Sheep dipping has had something of a renaissance over the past number of years, as farmers seek to move away from pour-on products that primarily only prevent blowfly strike. Reports of sheep scab have become more prevalent, with many farmers returning to the trusted dip tub to rectify the issue.

A fixed sheep handling unit with dip tank has a TAMS reference cost of €125.87/m2 (revised April 2022), with the final tranche of TAMS closing on 16 December.

The scheme is set to be replaced by the On-Farm Capital Investment Scheme (OFCIS) in January 2023 as part of CAP 2023.

Sheep handling facilities are nearly guaranteed to feature in the new scheme, with the Department of Agriculture likely to want more control over new dipping facilities due to the dangers to human and aquatic life where dipping solutions are present.


The fundamental consideration when laying out a dipping tub is to consider the environment. Dipping tubs should not be located near watercourses of any description, nor should they be located in an area where spillage may flow towards a watercourse.

Again, with the environment in mind, it is best to source a precast concrete or plastic dipping tub as it is a difficult task to construct a fully leak-proof tub using blockwork and plaster.

Dipping tubs should be 1.1m in depth. Dip tub size should be related to flock size. A 1,050-1,250 litre tub is suited to flocks of 100-250 ewes, capable of holding one or two sheep at a time, while larger flocks of 250-500 ewes will require a tub of 1,818-2,000, capable of holding three to four ewes or five to six lambs at a time.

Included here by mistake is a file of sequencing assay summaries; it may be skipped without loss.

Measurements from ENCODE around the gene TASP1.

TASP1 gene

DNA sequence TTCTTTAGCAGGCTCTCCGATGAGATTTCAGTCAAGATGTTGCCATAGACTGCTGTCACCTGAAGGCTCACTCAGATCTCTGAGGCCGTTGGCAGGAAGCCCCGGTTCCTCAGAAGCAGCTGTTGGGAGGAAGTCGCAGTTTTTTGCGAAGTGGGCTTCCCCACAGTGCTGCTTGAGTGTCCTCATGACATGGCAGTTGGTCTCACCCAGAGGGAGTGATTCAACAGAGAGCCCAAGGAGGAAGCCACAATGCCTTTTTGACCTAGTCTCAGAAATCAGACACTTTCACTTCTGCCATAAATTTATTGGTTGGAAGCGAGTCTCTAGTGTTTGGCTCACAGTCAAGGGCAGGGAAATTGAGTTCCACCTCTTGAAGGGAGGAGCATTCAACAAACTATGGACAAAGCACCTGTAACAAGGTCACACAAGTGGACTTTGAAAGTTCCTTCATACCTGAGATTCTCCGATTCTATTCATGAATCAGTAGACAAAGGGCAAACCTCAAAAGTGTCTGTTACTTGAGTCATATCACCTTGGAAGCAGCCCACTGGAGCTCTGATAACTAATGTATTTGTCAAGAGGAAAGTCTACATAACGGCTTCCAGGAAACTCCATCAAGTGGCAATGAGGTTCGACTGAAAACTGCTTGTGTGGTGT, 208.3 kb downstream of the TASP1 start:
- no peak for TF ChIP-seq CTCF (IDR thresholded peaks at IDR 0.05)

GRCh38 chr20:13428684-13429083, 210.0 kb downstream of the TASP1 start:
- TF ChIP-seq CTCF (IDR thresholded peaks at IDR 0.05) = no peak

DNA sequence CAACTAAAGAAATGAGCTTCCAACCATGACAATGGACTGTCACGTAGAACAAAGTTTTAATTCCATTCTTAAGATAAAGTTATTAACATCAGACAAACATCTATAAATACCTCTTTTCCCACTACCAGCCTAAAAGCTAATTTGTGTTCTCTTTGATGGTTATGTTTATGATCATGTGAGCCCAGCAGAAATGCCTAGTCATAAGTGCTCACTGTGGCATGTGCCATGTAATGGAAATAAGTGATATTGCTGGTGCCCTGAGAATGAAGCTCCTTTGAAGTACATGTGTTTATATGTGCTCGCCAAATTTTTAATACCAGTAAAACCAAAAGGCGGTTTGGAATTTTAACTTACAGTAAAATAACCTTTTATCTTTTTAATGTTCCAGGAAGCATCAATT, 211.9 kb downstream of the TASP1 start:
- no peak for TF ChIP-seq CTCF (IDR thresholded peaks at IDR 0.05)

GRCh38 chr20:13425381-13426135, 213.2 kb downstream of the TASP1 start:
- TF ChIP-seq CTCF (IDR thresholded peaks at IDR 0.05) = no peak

Installing larger dipping tubs than is required means it will be costly to prime the dipping tub before starting.

Long dip tubs are 7.6-12.5m long, with the theory being that the sheep walk down the ramp and, while swimming their way through the bath, they are sufficiently dipped.

The long swim bath allows continuous dipping and reduces handling, although they are very expensive to build and fill.

To justify their cost, an output of 500 ewes per hour is required, ruling them out for nearly all Irish farms.

A race is situated to one side of the dipping tub, with a chequered plate lid covering the slide. /Teagasc

When removed, the sheep enter the dipping tub through the stainless steel set at a 30° angle. /Teagasc

Whatever it’s size, the tub should be located to allow ease of access for a tractor and vacuum tanker to remove spent dip or replenish a tank with clean water.

With an average flock size in Ireland of roughly 100 ewes, the most cost-effective method in setting up a dipping tub is to locate the tub at the edge of a semi-circular forcing pen.

Sheep can then be manually placed in the tub, although this puts the farmer at greater risk from splashing when sheep enter the solution.

A race with a false floor and slide similar to the one pictured, can reduce the labour required when dipping sheep.

The first 1.5m should be a concrete floor to encourage the sheep through the race, while a smooth finish (stainless steel) ramp at a 30° angle will direct sheep in to the tub.

Draining pens

The exit should be stepped with a guillotine gate in place to allow sheep to exit through to a draining pen.

Two side-by-side pens are recommended, with 0.5m² required per ewe. Flocks of 100 ewes should have 15m² of draining pens, 30% of the flock.

Floors should be of non-slip concrete construction of 100mm depth, with a slope of 1:30 directing drained dip back towards the dipping tub.

The edges of the drainage yard should be tapered towards the dipping tub, with kerbing installed at gateways to prevent leakage.

Similar to the dipping tub, a guillotine gate is recommended for drainage yards to prevent the operator having to walk through dipped sheep who may shake solution off their fleece.